What befell Jennifer Capriati here in the semi-finals of the United States Open was hard to take, even for a graduate of Heartbreak High. Having been within two points of reaching her first home Grand Slam final nine times, the 27-year-old American could hardly believe it when the slight but tenacious Justine Henin-Hardenne advanced to an all-Belgian finale against Kim Clijsters.
The partisan spectators were as stunned as Capriati when three hours of the some of the most exciting women's tennis seen here for years ended in anti-climax for all but the Belgians and the neutrals. But even the biased observers were able to swallow their disappointment at the result and rise to Henin, a competitor with more bottle than Stella Artois
Henin, the second seed, prevailed, 4-6 7-5 7-6, after Capriati had served for the match at 5-3 in the second set and again at 5-3 in the third set. "I just need to sleep," the dehydrated Belgian said before leaving the court and being put on an IV drip.
Capriati went off in search of a place to shed tears of disappointment. "That's what the locker room's for," she said later, managing a sad smile as she re-emerged to face the world's tennis media, a trial she has grown accustomed to during a career that has granted her fewer highs than lows.
"It hurts," she said. "When I came off the court I just felt like the whole world was coming down on me. That my heart was being ripped out."
The duel under the floodlights was a late arrangement to make up for days of rain delays, but the crowd, stimulated by Capriati's passion and commitment, turned a half-full Arthur Ashe Stadium into a rousing arena.
When defeating Serena Williams in the semi-finals of the French Open last June, Henin had the Paris crowd on her side, cheering Williams's errors. The reverse was the case here, and New Yorkers certainly know how to intimidate when they are in the mood.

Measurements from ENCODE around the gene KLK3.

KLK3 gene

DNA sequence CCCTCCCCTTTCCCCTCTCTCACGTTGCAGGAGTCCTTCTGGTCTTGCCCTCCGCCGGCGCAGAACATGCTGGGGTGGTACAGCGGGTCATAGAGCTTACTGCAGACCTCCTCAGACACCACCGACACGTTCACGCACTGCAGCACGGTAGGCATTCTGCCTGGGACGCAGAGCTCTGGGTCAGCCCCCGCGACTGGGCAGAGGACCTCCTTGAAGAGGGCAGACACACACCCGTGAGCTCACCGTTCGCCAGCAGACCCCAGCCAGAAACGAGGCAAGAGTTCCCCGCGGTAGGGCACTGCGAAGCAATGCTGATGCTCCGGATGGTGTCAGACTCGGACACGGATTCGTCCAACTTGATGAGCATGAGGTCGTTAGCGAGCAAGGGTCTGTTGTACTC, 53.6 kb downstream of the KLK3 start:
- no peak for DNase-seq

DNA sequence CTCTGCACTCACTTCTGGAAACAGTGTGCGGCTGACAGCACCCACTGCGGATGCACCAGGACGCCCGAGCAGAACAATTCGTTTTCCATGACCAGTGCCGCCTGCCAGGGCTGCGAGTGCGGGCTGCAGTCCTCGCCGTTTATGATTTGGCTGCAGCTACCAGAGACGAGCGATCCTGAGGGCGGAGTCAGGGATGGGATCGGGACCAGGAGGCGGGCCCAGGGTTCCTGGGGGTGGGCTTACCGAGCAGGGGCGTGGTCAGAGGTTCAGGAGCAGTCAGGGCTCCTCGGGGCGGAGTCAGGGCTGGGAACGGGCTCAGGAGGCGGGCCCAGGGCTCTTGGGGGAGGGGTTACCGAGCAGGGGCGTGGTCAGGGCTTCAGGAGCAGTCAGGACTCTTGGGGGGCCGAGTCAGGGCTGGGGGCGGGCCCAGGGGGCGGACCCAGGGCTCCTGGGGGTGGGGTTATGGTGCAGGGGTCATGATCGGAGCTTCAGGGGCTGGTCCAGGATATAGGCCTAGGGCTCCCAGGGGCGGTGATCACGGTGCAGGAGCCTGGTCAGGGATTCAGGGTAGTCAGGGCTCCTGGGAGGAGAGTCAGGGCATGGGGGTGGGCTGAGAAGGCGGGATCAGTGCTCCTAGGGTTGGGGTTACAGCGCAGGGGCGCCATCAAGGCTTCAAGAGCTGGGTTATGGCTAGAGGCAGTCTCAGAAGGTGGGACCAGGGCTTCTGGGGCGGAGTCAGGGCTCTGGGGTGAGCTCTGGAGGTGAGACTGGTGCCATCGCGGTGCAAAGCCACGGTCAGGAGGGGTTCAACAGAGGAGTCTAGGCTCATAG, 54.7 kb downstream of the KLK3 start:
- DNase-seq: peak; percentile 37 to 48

At first Henin kept the crowd quiet by breaking Capriati twice to take a 4-1 lead in the opening set. The Belgian was upset when a point for 5-2 was over-ruled, but the crowd, remembering how Henin had held up a hand on a point against Williams in Paris, took delight in shouting her down.
Having recovered to take the set, Capriati began to take control. Though Henin continued to go for winners in the second set, Capriati refused to accept any point as a lost cause, retrieving drop-shots and surging to counter Henin's famous backhand.
All was going well until Capriati had a chance to close the match out at 5-3. A combination of the American's nerves and Henin's determination conspired to cause a dramatic change, Henin winning four games in a row to snatch the set away and level the match.
Henin broke in the opening game of the final set with one of those splendid cross-court backhands, but Capriati immediately recovered the break and appeared to have navigated a second course to the final when Henin missed a forehand to lose serve for 1-3.
Although the crowd tried to ignore the déjà vu that spread across the court as Capriati prepared to serve at 5-3, Henin seemed to feed off it. She unnerved Capriati with a backhand winner and then lured her opponent to net a backhand on break point.
By now, Capriati was in full "how can this be happening to me?" mode. Although Henin jarred her left thigh in the 12th game, renewed confidence carried her through the tie-break. The Belgian won the first three points and refused to give ground, winning the shoot-out 7-4.
"You have to give her credit," Capriati said, "for the way she was feeling, just to stay out there and try to win. But I definitely had the match in my hands. I just beat myself. I lost the momentum a couple of times."
Having redeemed her career by winning the Australian Open and the French Open in 2001 and the Australian Open again in 2002 to become world No 1, Capriati had hoped finally to capitalise at the US Open in the absence of the Williams sisters. In 1991, it may remembered, Capriati was nudged out of the semi-finals after a tremendous battle with Monica Seles.
"Probably in the next few days it's going to be hard to look at as just a match," Capriati said. "But it's not the end of the world. Worse things can happen. Before, maybe, I would have been more devastated. I wouldn't have handled it the right way. But now, instead of looking at myself as a failure for not winning, I know I gave it all I had and showed a lot of heart."
Lindsay Davenport, the other American hope in the women's tournament, was defeated by Clijsters, 6-2, 6-3. Davenport intends to have surgery to her injured left foot.
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